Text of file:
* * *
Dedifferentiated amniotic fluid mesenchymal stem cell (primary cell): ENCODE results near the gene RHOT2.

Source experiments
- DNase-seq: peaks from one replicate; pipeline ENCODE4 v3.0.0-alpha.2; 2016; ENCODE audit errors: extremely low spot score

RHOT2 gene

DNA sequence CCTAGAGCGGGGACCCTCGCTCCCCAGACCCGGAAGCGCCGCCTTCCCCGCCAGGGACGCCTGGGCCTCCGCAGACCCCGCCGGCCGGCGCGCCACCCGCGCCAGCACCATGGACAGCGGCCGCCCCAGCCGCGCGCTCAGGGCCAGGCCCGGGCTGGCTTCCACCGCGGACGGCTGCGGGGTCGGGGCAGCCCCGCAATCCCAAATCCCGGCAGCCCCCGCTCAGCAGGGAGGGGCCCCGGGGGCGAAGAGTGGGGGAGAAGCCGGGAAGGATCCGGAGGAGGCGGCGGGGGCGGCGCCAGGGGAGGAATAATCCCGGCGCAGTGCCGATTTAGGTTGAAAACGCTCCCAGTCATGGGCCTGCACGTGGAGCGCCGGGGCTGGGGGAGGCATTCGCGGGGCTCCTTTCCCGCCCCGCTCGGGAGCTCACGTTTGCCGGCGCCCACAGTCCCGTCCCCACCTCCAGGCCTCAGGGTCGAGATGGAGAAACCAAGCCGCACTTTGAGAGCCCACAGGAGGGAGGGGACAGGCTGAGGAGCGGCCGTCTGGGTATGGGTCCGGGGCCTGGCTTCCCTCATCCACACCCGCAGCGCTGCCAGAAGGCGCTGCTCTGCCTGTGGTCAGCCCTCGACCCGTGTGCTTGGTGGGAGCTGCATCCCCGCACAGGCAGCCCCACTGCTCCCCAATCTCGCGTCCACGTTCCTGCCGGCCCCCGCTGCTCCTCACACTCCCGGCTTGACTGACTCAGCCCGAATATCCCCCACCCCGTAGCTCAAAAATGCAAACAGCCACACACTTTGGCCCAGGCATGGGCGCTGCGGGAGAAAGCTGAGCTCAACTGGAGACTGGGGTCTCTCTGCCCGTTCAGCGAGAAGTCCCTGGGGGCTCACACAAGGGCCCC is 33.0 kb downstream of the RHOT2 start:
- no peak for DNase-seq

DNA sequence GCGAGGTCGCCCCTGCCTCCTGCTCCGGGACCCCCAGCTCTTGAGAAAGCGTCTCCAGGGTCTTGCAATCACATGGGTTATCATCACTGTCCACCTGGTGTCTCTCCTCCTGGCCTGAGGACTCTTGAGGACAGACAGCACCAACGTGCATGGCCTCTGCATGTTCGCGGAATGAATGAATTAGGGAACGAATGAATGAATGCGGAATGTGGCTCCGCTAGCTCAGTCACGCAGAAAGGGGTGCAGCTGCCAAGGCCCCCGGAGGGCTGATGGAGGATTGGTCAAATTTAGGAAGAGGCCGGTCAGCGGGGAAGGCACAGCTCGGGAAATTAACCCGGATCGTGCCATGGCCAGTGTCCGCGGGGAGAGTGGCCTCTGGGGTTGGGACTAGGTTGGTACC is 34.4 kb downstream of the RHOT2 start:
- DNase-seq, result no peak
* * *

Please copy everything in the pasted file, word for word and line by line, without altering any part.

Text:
Dedifferentiated amniotic fluid mesenchymal stem cell (primary cell): ENCODE results near the gene RHOT2.

Source experiments
- DNase-seq: peaks from one replicate; pipeline ENCODE4 v3.0.0-alpha.2; 2016; ENCODE audit errors: extremely low spot score

RHOT2 gene

DNA sequence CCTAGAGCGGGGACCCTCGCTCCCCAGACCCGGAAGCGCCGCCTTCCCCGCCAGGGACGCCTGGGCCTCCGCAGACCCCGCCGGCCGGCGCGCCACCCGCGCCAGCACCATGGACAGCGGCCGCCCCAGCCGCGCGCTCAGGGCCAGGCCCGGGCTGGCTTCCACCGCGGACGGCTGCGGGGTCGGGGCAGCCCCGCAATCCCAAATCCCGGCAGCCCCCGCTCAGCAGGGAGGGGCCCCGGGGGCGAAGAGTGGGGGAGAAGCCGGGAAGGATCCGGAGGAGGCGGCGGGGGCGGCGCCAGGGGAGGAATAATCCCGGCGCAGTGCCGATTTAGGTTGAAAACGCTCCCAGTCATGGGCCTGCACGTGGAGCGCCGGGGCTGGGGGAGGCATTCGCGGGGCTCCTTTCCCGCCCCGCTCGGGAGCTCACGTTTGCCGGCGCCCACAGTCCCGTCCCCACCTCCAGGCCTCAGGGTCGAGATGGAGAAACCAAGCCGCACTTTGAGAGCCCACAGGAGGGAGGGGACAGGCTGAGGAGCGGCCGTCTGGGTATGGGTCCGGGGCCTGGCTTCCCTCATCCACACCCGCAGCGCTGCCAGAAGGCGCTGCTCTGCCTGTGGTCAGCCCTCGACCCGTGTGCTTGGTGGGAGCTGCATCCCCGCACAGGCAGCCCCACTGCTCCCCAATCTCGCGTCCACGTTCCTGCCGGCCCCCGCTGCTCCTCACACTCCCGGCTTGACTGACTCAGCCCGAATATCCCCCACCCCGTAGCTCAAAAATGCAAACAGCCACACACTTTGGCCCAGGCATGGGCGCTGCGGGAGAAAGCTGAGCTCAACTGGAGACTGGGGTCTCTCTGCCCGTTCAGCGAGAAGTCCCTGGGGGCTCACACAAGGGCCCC is 33.0 kb downstream of the RHOT2 start:
- no peak for DNase-seq

DNA sequence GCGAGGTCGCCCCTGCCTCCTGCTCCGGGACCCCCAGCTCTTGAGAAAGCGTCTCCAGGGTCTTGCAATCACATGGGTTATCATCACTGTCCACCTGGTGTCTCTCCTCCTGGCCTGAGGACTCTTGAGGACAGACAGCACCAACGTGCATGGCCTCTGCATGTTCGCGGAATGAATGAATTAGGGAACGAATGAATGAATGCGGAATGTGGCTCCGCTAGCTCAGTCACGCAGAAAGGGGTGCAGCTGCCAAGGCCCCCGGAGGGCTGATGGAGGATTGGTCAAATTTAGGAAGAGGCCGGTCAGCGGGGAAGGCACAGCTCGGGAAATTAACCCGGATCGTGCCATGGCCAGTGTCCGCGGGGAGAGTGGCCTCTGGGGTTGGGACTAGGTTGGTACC is 34.4 kb downstream of the RHOT2 start:
- DNase-seq, result no peak